While the crisis and reputation management boat has almost definitely sailed for Sterling and the Clippers PR team, there are still some valuable lessons to learn from how this story has played out.
While new technology allows teams to communicate with external parties quicker and more efficiently, these modes of connection have also come bearing new challenges.
“Stay inside and wait” will likely go down as one of the worst—and most deadly—messages ever communicated in a crisis.
In the minutes and hours that followed the bombing, the Boston Athletic Association (BAA) embarked upon an unexpected crisis communications campaign using social media.
On April 15 Google is giving consumers a chance to buy Google Glass for one day only. The tech giant is betting that people not only will shell out $1500 for Google Glass, but build buzz about the wearable technology. However, the product rollout could be marred by what may be a brewing crisis for Google.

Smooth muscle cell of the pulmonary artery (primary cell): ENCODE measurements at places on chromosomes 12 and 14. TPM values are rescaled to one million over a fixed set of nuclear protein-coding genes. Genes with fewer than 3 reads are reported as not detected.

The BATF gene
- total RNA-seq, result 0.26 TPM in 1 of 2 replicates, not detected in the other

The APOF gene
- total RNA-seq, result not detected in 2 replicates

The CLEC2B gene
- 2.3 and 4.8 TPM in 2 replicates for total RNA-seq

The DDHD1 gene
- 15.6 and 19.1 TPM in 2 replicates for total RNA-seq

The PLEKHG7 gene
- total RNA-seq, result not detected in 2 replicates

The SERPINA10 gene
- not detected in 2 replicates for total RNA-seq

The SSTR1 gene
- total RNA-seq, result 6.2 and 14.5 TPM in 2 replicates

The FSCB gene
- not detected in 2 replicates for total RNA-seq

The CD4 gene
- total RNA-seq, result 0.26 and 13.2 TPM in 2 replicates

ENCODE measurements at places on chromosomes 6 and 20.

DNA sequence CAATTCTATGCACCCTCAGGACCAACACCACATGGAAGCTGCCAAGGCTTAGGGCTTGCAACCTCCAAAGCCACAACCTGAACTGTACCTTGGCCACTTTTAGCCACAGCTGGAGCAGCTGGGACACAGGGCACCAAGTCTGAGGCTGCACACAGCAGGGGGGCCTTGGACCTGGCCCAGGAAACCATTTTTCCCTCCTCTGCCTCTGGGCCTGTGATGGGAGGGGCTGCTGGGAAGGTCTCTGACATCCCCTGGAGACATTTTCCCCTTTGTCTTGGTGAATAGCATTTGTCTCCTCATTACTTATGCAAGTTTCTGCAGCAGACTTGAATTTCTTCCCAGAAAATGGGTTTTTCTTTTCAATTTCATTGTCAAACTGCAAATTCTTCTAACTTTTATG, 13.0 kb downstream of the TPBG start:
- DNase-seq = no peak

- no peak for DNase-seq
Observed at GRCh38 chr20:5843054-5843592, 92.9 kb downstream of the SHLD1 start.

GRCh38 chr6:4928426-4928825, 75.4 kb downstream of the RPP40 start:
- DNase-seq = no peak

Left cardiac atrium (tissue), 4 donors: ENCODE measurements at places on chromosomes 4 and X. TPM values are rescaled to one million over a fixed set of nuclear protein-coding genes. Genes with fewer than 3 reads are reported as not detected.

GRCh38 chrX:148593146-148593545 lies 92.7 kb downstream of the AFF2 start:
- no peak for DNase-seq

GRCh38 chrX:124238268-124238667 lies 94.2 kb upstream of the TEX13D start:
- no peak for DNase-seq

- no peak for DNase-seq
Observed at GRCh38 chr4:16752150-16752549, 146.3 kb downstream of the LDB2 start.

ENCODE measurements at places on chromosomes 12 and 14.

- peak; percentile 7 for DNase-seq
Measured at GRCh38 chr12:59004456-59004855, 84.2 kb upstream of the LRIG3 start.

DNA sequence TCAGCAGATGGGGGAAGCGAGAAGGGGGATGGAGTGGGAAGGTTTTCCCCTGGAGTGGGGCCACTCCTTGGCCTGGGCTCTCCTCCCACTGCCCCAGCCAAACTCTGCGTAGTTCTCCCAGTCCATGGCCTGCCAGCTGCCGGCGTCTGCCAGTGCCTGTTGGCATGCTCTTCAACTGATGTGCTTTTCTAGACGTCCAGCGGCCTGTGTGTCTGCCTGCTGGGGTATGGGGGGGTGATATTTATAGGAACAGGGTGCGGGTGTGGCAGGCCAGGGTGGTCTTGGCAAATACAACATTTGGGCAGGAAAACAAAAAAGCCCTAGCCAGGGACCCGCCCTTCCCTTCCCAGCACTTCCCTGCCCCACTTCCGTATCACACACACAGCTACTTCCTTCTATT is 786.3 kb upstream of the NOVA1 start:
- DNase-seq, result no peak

The Heartbleed bug reminds us of 3 key points to keep in mind when communicating publicly about a data security failure.
Here is a case study of how a company handled a crisis by putting customers first and empowering them with information via several channels of communication.
Sure, we now live a digital age, but we thought the expression, “Never argue with a man who buys ink by the barrel” was still apt for the latest PR debacle at Rutgers University: Rutgers University Athletic Director Julie Hermann saying to a journalism class, “That’d be great” about the prospect of The (Newark, N.J.) Star-Ledger dying. PR pros can commence wincing.
Good advice for those, like Esiason and Francesa, who have a voice with any sort of reach: stay out of family matters and don’t tell women what to do with their bodies.